Tips by Dr. Lori

Antique Appraisal vs. Purchase Offer

Antique Appraisal vs. Purchase Offer

Most of us don't like to hear the same thing over and over again. Yet, I discovered while teaching art history at some of the finest universities that repeating information aids in learning. The repetition allows the information to remain in your mind. With that being said, allow me to repeat a statement I have made several times about antiques: "You have the Stuff! You have valuable items right in your home and most of you don't believe they you have anything of value."

During one of my yard sale visits, I met Sally who asked me to appraise an old toy. Sally held a 15 inches tall, mint condition, mechanical toy robot named Mr. Mercury sporting a plastic remote control battery pack.

Sally told me how a dealer had been hounding her to sell it, "The first day, he sat in my house with my own father, for an hour, trying to give me $100 for it saying that was a fair price." Sally continued, "Returning the next day, the dealer offered me $450. But, I wouldn't sell." Sally was very wise to keep her robot. I researched and appraised it, based on actual sales records, finding that other robots like hers had sold for $4,500.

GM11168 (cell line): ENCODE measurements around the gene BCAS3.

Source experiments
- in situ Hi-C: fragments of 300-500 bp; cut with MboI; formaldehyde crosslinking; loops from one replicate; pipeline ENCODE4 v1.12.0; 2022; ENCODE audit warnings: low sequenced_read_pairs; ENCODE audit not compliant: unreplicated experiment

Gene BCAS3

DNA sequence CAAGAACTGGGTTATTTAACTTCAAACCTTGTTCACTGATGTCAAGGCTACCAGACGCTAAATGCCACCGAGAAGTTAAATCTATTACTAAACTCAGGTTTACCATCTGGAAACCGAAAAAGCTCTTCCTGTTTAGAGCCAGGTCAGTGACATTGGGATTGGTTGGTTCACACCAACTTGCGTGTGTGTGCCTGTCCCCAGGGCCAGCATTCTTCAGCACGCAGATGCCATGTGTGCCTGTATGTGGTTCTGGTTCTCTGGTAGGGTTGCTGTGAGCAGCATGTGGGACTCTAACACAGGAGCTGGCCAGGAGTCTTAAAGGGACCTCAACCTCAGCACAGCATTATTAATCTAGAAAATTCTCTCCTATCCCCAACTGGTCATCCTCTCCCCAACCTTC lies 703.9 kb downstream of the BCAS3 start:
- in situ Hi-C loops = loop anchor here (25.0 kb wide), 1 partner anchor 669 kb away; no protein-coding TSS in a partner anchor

Is 10% Fair?

The dealer's $450 second offer was about 10% of the actual current sales price. If she had sold it to him and listened to her father, Sally would have lost 90% of the toy's actual value or $4,050. This so called "fair" deal would have made the dealer a 90% profit. The 10% offer was no surprise to me since folks from all over come to my appraisal events recounting the same story where a reseller offered next to nothing for an antique. I have also heard the old adage, "You can't get that much for it" or "That's a fair price" when a seller is about to lose big money.

You should think twice when you hear that "you can't get that much for it" because after doing some comparing, I found sellers who did get that much for it! I researched current market values for similar  remote control toy robots. The actual sales records for related models reflected prices much higher than a mere $450 offer. One sold for $4,500, another sold for $11,500 and a third toy robot of similar quality and condition sold for $14,000.

The Lesson: You may think that a dealer is giving you a fair price, but how do you know what is fair when you don't know the actual value of the item in the first place?

Know the value first, then decide if you want to sell or not. Remember, "You have the Stuff!" and when it comes to selling antiques, 10% of the true value is anything but fair.

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